10 days in Indonesia

Vlog: https://youtu.be/Bw2_btySTmA

We find it difficult not to love South East Asia. The food is perhaps the best in the world, the people are warm and welcoming and it is always striking how happy everyone seems to be in their communities. Indonesia was the next stop in our trip and we were greeted upon landing in Denpasar airport (which by the way, is pretty lush thanks to a recent upgrade) with some very pleasant Asian music, all sorts of flower arrangements and warm smiles. In the country itself, we got scammed left, right and centre, the drivers irritated us with offers of transport at every corner and the mosquitos would not bloody go away. But we loved it – here’s what we got up to.

Bali:

I confess the time we spent here was no where near enough to truly appreciate the island and coming from Australia a bit knackered, we took full advantage of Balinese hospitality and chilled by the hotel pool for a day or two, taking a break every now and then to get a massage (for the princely sum of £5 for an hour?!). We regret nothing.

Once we decided to brave the outside, we were greeted by a familiar sight – Australians! Turns out that Bali is to the Aussies what the likes of Majorca and Benidorm is to the Brits. The restaurants proudly proclaim they have Australian steak on the menu and the bars all show Aussie sports on the TV’s. A true cultured Indonesian experience I’m sure you will agree!

Most of Bali’s tourists flock to the Kuta-Legian-Seminyak area which is where we stayed. We took a stroll down the beach which has a great vibe – kids playing football, loads of beach bars, fisherman going about their business and a great sunset. At the north end of the beach, Seminyak is home to some great restaurants and the one we tried – Tiger Palm – had a great atmosphere and food to match.

Admittedly this part of Bali was not our favourite – it felt like a rat race with so many working in the tourism industry competing for any rupee on offer. Naturally we were scammed by taxi drivers throughout the trip but can’t complain too much about that – all part of the SE Asia experience!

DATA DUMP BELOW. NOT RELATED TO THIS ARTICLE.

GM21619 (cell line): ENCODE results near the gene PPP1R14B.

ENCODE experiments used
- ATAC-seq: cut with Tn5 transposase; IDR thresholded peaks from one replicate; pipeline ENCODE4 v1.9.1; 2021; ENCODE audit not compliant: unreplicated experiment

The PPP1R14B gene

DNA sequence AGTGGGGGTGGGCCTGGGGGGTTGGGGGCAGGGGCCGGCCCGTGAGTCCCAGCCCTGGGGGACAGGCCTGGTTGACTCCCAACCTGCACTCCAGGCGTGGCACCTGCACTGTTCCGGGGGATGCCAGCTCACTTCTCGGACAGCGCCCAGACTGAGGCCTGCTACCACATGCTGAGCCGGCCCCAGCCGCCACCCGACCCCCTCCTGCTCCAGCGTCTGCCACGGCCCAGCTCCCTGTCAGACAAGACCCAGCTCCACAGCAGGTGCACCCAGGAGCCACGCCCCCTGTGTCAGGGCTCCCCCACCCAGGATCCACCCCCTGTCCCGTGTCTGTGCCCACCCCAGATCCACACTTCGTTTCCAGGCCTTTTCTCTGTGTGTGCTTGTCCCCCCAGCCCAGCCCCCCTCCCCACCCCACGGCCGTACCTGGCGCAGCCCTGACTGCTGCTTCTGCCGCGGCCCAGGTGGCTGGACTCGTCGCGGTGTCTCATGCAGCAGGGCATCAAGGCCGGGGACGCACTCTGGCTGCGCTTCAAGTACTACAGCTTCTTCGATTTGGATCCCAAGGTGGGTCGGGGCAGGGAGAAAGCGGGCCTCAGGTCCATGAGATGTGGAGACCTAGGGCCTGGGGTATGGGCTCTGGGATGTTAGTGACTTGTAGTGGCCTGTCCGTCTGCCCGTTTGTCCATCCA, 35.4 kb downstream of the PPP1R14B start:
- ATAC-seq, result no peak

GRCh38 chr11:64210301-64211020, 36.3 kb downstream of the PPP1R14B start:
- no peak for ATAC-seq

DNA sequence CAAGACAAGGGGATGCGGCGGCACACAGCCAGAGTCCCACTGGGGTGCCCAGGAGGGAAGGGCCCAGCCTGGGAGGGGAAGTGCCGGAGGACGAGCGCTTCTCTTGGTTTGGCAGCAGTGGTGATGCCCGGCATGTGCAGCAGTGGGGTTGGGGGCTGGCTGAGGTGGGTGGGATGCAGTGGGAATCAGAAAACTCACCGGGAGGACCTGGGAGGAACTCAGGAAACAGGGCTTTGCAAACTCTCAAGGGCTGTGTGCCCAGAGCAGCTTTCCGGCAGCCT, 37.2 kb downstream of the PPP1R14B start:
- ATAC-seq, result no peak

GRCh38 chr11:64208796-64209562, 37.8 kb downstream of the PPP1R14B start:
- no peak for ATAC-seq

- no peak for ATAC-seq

Our trip to Ubud about an hour and a half away from Kuta was by far the highlight in Bali. It is a fantastic place crammed with attractions that we wanted to visit. Here were the highlights:

– Sacred Monkey Forest – MONKEYS! Absolutely everywhere you look, the place was heaving with them climbing over the Hindu temples, the trees and even Amar at one point! We saw a serious monkey fight as well, apparently the forest is divided into territories with each run by a monkey tribe. One monkey tried to cross territory…BIG mistake. Screeching, scratching and all sorts of commotion. Reminded us of a Friday night in Watford – we felt right at home.

– Tegallalang Rice Terraces – You wouldn’t ordinarily associate rice fields with tourism but these are so well maintained that the views are absolutely stunning as you walk through them. We spent about an hour trekking through the terraces and tried some of the local produce from a friendly lady we met on the way. An absolute must do in Ubud.

– Uma Pakel – another popular spot in Ubud for two main reasons. The first is the coffee plantation and we were able to sample pretty much every one on the menu including the tasty Luwak coffee, allegedly the most expensive in the world. Turns out that the reason is it’s funky method of production – the beans are eaten by an Indonesian cat-like animal called the Luwak and subsequently pooped out with the fermentation process all done inside the Luwak’s digestive system. Yum. Uma Pakel is also popular for its huge swing which shows typical Indonesian disregard for health and safety. We’ll let the pictures do the talking here!